Well. It appears that our immoderate loafer-hurling free Iraqi journalist has recognized the idiocy of his embarrasing display of juvenile impotence and is seeking reconciliation.
According to the New York Times, “He asked the prime minister to pardon him as a son asks his father for forgiveness.”
I say go ahead and forgive him, Mr. Prime Minister. But considering the tumult that his little outburst has caused, I think it appropriate that he first apologize to President Bush and to the Iraqi people for acting like such a jackass, and that he should lose his video games for a month for being disrespectful to his elders. Punk.
An Iraqi journalist threw a shoe at George Bush the other day, and, of course, missed.
In typical fashion, however, the “Arab Street” is exultant over this bit of boorish behavior, calling it “heroic.”
A few examples (all at the same BBC link):
Iraqi journalist Muntadar al-Zaidi’s shoes have made history. The shoe he threw at Bush will always haunt [the president] even after he leaves the White House, and will upset him whenever he remembers the incident. This is the end of all tyrants who shed the people’s blood and despise human rights in order to achieve their arrogant aspirations.
The overwhelming Arab solidarity with the journalist and the fact that he was turned into a hero overnight have proved the extent of the misleading advertising carried out by the US media and the Iraqi officials, who have always been presenting a false picture of the “New Iraq”.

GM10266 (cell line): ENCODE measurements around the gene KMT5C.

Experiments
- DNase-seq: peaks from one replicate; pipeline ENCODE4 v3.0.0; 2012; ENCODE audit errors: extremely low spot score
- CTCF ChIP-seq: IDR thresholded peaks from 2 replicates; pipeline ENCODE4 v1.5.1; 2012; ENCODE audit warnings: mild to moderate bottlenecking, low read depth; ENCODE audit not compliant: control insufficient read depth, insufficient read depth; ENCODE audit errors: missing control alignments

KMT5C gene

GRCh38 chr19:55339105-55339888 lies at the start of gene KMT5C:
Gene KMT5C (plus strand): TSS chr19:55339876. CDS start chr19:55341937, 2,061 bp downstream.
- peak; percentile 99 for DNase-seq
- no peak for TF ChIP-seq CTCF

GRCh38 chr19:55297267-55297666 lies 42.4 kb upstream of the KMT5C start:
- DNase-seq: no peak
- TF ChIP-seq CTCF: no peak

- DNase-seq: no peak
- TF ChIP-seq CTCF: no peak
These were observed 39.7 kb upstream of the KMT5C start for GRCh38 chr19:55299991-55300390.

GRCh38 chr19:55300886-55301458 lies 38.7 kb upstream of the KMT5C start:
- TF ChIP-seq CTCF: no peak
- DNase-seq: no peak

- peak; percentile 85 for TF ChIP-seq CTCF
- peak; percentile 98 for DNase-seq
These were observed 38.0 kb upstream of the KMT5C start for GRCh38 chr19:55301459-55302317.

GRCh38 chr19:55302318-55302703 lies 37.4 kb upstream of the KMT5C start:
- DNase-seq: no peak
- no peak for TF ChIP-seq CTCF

This is a farewell suitable for a war criminal and terrorist who led the world towards moral degeneration, terrorism and violence for eight years. The scene of the shoe being thrown is the only one that is suitable for US President George Bush. This is a free Iraqi expressing the feelings of the Iraqi people.
I find this last screed particularly delicious. George Bush is responsible, not only for terrorism and violence – which was virtually unheard of in the Middle East prior to January 20, 2001, but also “moral degradation. ” If the indiscrimate slaughter of civilians and the stoning of rape victims is the pinnacle of cultural morality, then I’m all for a little more degredation, Mustafa.
But even more startling is how the writer failed to grasp the significance of his own admission: “This is a free Iraqi….” How about that? A “free” Iraqi expressing his journalististic talents. How many such free Iraqi journalists were there before the Americans came? Not too many I suppose, as under Saddam Hussein reporters and editors had to be licensed, and even typewriters had to be registered with the government. In fact, journalists in Iraq seem to be doing quite a bit better than their peers living under Hamas in Gaza.
A correspondent for Al-Quds Radio was assaulted, humiliated and repeatedly asked details about “Fatah’s collaborator radio station,” after being kidnapped by the internal security of the Hamas government in Gaza.
Salama was instructed not to talk about the incident, but he told his captives that he would. The officer replied, “No, nothing happened to you, otherwise I will put a shoe in your mouth.” Salama was taken back to the jeep, blindfolded, and driven back to the place where he was abducted two hours earlier.
What’s with these guys and shoes anyway?
Still, reports that the shoe hurling journalist was “beaten” in custody are, if true, disturbing. Let him go. He’s more trouble behind bars than he could ever be as a journalist. As one thoughtful Arab commentator so aptly put it it:
The Iraqi journalist should have asked tough or embarrassing questions to US President Bush while he was standing near Iraqi Prime Minister Nouri al-Maliki. However, the journalist opted for shoes instead of questions. He forgot that media attention requires neither violence nor obscenity.
That’s the spirit, right Joe?.